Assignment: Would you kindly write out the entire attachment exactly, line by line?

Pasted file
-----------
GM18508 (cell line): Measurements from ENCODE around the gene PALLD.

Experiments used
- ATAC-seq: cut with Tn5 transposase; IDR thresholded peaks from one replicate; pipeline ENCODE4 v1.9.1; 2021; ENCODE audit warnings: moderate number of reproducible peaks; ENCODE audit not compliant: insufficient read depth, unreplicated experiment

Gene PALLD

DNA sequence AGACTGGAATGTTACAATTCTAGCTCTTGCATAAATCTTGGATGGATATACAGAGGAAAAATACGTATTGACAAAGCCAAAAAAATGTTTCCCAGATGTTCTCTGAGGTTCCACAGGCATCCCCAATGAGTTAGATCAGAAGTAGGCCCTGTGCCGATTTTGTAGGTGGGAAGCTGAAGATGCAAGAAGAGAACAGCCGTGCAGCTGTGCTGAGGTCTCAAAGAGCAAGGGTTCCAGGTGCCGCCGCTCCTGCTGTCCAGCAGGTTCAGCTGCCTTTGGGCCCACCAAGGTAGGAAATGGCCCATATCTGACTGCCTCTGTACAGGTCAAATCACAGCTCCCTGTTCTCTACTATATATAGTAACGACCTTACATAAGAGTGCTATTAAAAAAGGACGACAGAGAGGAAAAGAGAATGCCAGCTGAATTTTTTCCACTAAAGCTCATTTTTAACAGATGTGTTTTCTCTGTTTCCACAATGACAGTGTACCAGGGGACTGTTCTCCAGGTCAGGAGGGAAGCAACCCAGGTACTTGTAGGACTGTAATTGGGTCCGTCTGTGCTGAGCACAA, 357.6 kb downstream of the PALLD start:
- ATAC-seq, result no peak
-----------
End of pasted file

GM18508 (cell line): Measurements from ENCODE around the gene PALLD.

Experiments used
- ATAC-seq: cut with Tn5 transposase; IDR thresholded peaks from one replicate; pipeline ENCODE4 v1.9.1; 2021; ENCODE audit warnings: moderate number of reproducible peaks; ENCODE audit not compliant: insufficient read depth, unreplicated experiment

Gene PALLD

DNA sequence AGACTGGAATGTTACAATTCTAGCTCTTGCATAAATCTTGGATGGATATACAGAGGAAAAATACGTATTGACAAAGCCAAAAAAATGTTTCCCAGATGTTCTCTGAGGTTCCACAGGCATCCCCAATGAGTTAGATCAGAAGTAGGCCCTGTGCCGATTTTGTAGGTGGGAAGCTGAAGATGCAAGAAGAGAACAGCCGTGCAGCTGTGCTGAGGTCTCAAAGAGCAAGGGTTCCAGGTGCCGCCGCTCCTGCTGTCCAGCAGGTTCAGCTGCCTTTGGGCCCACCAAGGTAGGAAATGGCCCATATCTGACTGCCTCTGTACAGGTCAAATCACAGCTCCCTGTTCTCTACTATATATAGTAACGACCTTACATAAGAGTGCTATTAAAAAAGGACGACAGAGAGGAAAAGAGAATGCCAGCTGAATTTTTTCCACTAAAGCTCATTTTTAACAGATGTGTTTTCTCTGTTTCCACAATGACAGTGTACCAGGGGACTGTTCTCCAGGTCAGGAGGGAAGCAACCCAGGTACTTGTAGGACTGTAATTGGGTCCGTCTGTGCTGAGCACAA, 357.6 kb downstream of the PALLD start:
- ATAC-seq, result no peak